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In 1933, Chatto & Windus agreed to publish Samuel Beckett's More Pricks Than Kicks, a collection of ten interrelated stories, which was his first published work of fiction. At his editor's request, Beckett penned an additional story, "Echo's Bones", to serve as the final piece. However, he had already killed off the protagonist, Belacqua, and had to resurrect them from the dead. Despite Beckett's efforts, the story was turned down by his editor and excluded from the collection, as it was considered too imaginatively playful, too allusive, and too undisciplinedqualities now recognized as quintessentially Beckett. As a result, "Echo's Bones" (not to be confused with the poem and collection of poems of the same title) remained unpublisheduntil now, eight decades later.
It begins with the antihero returned to life, sitting on the cemetery fence and smoking cigars. There, he encounters a macabre triumvirate: a prostitute; an infertile baron who requests Belacqua's assistance in securing the future of his estate; and a groundskeeper who attempts to rob Belacqua's grave. The phantasmagoric events that ensure encapsulate Beckett's burgeoning preoccupation with the tragicomedy of existence that suffuses his later writings.
In the introduction and critical notes, Mark Nixon situates this little-known text in terms of its biographical context, its textual references, its Joycean influences, and he examines how it is a vital link in the evolution of Beckett's early work. Beckett confessed that he included "all I knew" in the story, harnessing an immense range of subjects, from science and philosophy to religion and literature, combining fairy tales, gothic dreams, and classical myth. The posthumous publication of Echo's Bones marks the unexpected and highly exciting return of a literary legend.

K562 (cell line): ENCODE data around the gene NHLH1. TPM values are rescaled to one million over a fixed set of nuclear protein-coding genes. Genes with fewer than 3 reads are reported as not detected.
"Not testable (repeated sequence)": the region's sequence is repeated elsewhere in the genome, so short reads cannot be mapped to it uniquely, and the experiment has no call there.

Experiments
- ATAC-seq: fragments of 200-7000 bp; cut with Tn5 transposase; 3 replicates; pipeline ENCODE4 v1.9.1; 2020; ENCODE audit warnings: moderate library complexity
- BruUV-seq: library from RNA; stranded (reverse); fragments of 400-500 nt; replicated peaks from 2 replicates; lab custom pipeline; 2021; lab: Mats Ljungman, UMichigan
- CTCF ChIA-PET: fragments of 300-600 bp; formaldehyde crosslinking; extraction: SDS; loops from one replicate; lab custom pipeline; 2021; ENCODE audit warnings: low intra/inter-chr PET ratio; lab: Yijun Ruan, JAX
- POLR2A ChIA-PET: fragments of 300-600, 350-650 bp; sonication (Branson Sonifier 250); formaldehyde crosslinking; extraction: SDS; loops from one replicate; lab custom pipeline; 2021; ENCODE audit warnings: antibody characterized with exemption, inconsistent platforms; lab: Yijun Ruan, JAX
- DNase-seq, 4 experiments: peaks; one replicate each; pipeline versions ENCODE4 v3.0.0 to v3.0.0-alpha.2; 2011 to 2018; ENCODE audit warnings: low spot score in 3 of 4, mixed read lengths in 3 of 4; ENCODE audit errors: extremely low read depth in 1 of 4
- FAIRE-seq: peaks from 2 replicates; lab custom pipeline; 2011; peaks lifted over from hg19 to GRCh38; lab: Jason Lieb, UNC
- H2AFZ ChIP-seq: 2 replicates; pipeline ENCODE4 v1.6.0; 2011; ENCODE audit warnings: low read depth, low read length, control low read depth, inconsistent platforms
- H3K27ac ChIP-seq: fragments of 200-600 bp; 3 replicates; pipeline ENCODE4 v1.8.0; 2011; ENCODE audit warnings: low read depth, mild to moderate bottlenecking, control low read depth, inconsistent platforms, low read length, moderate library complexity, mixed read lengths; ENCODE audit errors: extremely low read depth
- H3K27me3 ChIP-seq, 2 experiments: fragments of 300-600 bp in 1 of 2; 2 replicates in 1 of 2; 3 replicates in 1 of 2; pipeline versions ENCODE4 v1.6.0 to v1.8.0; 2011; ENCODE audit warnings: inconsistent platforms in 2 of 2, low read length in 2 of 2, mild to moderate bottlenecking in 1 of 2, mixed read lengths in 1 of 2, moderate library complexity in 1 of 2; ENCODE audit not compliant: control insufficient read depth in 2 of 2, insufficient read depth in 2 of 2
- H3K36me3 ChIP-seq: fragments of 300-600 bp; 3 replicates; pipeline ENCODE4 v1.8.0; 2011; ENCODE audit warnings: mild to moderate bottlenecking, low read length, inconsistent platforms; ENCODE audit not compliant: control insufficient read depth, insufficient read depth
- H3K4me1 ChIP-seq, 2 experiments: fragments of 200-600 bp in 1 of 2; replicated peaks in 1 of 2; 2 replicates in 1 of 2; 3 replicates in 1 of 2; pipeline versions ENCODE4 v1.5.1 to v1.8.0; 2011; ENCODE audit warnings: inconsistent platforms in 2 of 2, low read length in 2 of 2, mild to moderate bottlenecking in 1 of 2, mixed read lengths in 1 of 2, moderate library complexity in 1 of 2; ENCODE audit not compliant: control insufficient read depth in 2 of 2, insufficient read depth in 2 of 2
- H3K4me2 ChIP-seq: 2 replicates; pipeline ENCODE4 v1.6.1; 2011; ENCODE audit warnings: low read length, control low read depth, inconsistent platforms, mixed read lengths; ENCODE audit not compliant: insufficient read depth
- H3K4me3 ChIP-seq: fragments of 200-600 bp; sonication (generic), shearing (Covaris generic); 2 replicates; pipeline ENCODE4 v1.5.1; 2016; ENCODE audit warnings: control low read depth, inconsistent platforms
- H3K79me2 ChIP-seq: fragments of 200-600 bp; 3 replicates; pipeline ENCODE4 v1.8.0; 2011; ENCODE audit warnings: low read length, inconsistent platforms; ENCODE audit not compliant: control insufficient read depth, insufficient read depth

Samuel Beckett (1906-1989), one of the leading literary and dramatic figures of the twentieth century, was born in Foxrock, Ireland and attended Trinity College in Dublin. In 1969, Beckett was awarded the Nobel Prize in Literature and commended for having "transformed the destitution of man into his exaltation."
Mark Nixon is Reader in Modern Literature at the University of Reading, where he is also the Director of the Beckett International Foundation. He has published widely on Samuel Beckett’s work, and is an editor of the Journal of Beckett Studies, a member of the editorial board of Samuel Beckett Today/Aujourd’hui, and Co-Director of the Beckett Digital Manuscript Project. He is the current President of the Samuel Beckett Society.